David I Gensler is the president of Madison Pension Services, Inc., an actuarial and employee benefits consulting firm, which specializes in custom designed plans for small and mid-sized companies. Established in 1978, Gensler was a founding principal of the firm and has over thirty years of consulting experience in qualified retirement plans.
Gensler is an Enrolled Actuary and a member of the American Academy of Actuaries, the American Society of Pension Professionals & Actuaries (ASPPA) and the College of Pension Actuaries (COPA). Considered a leading expert in the field of qualified retirement plans, Gensler is a frequent lecturer and has been quoted in the Wall Street Journal, the NY Times and Crain’s Business. Articles that he has written have been published in CFO magazine, the Westchester Business Journal and various other financial journals.
Gensler has previously served as the Co-Chair of the ASPPA Government Affairs Committee. This committee works with both the Internal Revenue Service and the Department of Labor in shaping legislation that touches all aspects of qualified retirement plans. He is on the faculty of Business 21, an ”e-learning” organization which sponsors webinars on various topics of interest with regard to employee benefits to both chief financial officers and human resource managers. He was an invited to speak before the New York State Society of CPA’s on various topics related to qualified retirement plans. He has taught several courses for ASPPA on employee benefits and he recently served on the board of ASPPA’s New York Chapter of its Benefits Council.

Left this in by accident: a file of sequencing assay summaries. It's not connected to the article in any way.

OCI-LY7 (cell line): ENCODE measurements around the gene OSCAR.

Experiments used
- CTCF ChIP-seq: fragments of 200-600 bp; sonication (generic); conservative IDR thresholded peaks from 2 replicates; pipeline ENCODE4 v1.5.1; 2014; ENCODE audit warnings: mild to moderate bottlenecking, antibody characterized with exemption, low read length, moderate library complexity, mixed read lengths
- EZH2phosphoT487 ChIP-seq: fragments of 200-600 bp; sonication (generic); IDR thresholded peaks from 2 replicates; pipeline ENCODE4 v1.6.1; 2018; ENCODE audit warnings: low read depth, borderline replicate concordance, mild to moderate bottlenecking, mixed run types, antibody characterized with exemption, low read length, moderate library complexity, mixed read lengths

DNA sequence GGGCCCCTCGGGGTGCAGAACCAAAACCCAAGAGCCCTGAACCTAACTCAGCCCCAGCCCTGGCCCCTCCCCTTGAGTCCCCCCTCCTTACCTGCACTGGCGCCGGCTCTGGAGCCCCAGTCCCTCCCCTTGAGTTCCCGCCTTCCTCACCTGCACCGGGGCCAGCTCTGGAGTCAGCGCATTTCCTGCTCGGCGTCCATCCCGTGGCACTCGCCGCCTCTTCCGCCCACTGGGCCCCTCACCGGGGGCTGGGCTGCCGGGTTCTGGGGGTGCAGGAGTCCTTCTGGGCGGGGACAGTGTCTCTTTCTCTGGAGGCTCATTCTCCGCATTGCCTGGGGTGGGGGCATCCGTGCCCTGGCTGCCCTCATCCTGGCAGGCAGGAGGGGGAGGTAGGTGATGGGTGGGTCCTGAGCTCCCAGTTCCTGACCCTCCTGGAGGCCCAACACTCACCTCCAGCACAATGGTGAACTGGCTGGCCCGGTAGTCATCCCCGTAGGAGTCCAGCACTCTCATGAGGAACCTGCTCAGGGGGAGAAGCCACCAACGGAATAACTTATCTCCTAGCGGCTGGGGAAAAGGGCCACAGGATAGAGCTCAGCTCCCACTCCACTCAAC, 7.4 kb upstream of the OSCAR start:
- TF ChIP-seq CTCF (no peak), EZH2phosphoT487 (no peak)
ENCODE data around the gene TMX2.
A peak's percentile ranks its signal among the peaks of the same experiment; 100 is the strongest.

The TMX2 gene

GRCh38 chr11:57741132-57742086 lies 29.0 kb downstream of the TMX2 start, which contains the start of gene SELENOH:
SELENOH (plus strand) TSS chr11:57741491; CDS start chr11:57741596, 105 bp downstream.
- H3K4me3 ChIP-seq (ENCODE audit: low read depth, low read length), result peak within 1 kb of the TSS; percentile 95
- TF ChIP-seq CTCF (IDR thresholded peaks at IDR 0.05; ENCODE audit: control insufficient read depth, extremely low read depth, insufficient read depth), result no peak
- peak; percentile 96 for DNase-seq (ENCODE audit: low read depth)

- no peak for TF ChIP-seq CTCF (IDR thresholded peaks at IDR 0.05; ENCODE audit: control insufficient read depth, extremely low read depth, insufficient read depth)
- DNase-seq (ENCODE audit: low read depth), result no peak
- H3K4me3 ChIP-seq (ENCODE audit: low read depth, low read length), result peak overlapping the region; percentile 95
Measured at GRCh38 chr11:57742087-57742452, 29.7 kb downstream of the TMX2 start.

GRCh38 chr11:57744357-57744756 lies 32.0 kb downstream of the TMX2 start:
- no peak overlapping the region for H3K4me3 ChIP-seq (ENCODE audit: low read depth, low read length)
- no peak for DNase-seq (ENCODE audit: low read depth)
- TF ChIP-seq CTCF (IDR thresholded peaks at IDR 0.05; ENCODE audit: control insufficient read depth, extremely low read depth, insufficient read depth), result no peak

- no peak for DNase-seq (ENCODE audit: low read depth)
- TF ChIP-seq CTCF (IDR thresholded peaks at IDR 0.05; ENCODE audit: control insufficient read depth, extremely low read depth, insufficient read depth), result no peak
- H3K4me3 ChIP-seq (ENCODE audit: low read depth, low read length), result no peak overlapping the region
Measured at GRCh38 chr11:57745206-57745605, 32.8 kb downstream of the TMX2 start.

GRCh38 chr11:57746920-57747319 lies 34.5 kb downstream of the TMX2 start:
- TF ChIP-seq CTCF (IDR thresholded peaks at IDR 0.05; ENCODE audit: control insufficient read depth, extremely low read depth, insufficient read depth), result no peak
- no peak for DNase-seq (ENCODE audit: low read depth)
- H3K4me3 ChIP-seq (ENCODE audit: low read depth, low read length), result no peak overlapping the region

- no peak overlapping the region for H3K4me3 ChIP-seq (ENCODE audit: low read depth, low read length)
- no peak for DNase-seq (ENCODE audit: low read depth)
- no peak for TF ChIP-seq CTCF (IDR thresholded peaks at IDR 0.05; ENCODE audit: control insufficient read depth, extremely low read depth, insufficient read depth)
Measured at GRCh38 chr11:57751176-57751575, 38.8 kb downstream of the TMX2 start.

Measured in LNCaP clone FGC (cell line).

If you were not working at Madison Pension Services, Inc. and could be in any field, what would you be doing?
If I were not working at Madison and money was not a consideration (I added that part), I would teach high school mathematics (algebra and/or geometry).
What is the best professional advice someone gave you that you still live by today?
My Dad, who was raised in and impacted by the Depression – When I was offered the opportunity to be a founding member of Madison, I went to him for advice, convinced that he would tell me what I wanted to hear – “You have a good job. Stay where you are.” I did not picture myself running a business (any business). Instead, he said the opposite – “You can always work for someone, this is a unique opportunity. You must do this.” I learned that what might be a problem for one person would be perceived by another person as an opportunity. And do not ask someone for advice if all you want to hear from them is merely to validate what you already think.
How did you come to work in this field?
I took a math test at a company called Pension Planners of Baltimore. They did the NFL’s pension plan (and were later acquired by either Mercer or Buck; they no longer exist). They said that since I had no experience, that they would not hire me. But they told me that I got the highest score on their math test of anyone that ever took it. So they said that I should follow that career path (the actuarial path). Before that, I did not even know what an actuary was or that the field of retirement plan consulting existed.
What is your favorite thing to do outside of work?
I love to read non-fiction. I love golf (not play it, I am too terrible for that). But the skill that it takes to master that sport and compete week in and week out just awes me. I have even been to the Masters (which I heard is the toughest ticket in sports).
What in life are you most passionate about?
The NY Football Giants (I bleed Giant blue) and helping associations like the ASPCA or the Humane Society. Abused or neglected animals have no voice.